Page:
16mm, b&w, optical sound, 3 minutes, 2002
The anxieties and frustrations of McCarthy-era Hollywood are integrated into this reconstruction from the highly politicized Western High Noon. The struggle between a sheriff & his deputy becomes one with the film’s emulsion as cold war tensions are integrated into the scene’s frenzy. Considered an Un-American film by the House of Un-American Activities Committee; High Noon’s writer and director was blacklisted in the 1950s for alleged Communist sympathies.
“They punish each other mercilessly, nothing barred. The horses, becoming nervous, rear and whine in their stalls…” – from High Noon, original script by Carl Foreman
This movie replays an excised moment from the canonical Western High Noon. Gary Cooper stars as the sheriff who is shunned by the very townspeople he tries to help. Lloyd Bridges plays his deputy, part of the ebb tide that withdraws from Cooper even as the killers he jailed to keep the town safe are on their way back for revenge. So the Cooper and Bridges fight isn’t exactly two sides of a question, more like two sides of one side.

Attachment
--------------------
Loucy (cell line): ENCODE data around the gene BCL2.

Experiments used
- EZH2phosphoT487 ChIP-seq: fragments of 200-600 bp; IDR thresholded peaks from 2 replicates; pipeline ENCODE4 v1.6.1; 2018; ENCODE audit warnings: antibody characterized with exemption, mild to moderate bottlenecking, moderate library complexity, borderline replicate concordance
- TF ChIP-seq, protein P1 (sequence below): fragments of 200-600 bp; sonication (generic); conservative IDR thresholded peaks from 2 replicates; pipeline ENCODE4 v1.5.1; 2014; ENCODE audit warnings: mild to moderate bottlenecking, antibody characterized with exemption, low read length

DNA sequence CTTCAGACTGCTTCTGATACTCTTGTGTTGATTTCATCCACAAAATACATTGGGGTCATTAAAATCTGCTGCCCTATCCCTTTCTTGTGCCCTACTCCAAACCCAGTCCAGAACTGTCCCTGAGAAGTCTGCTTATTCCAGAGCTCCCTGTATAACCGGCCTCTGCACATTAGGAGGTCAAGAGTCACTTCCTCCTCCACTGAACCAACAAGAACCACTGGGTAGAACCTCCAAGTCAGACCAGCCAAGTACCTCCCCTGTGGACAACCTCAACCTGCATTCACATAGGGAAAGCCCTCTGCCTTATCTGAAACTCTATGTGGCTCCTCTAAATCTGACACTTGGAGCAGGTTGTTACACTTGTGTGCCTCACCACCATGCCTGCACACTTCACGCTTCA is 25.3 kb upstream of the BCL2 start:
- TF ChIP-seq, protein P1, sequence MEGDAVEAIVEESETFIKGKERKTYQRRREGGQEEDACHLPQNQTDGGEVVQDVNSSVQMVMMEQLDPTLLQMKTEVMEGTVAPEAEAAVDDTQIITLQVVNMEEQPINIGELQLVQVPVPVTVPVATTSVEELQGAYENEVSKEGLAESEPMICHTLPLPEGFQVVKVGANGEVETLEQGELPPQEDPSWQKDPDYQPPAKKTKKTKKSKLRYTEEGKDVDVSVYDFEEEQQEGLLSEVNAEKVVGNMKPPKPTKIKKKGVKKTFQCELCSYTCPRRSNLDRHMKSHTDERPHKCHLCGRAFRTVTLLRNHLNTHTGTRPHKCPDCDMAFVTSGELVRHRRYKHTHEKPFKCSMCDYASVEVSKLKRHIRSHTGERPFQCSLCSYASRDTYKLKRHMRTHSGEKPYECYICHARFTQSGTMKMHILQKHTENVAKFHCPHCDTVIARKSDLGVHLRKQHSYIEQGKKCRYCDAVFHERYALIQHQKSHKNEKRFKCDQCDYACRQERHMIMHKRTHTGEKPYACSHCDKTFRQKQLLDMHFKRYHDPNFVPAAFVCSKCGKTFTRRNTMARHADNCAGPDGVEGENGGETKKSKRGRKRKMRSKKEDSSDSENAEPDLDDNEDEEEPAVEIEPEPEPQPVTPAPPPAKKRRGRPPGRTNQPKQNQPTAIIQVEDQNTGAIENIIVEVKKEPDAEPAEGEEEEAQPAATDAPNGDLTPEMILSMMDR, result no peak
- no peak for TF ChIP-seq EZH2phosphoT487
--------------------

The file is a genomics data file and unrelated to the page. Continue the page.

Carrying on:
Cooper is blindsided by his deputy, moments of his fall are replayed in slow motion and reverse motion. The artist’s bruised emulsion lends a visceral touch, the image itself looks like it’s flying apart under the force of their blows. Cooper rallies from the sucker punch, the two them roll along the floor in a gesture that might be love. Moments of the fight are rephotographed close-up, the picture stretched and squeezed, rapidly cut, and in the end the emulsion shatters. The fight is over, waiting to be rethreaded and replayed, over and over. [Mike Hoolboom, 2007]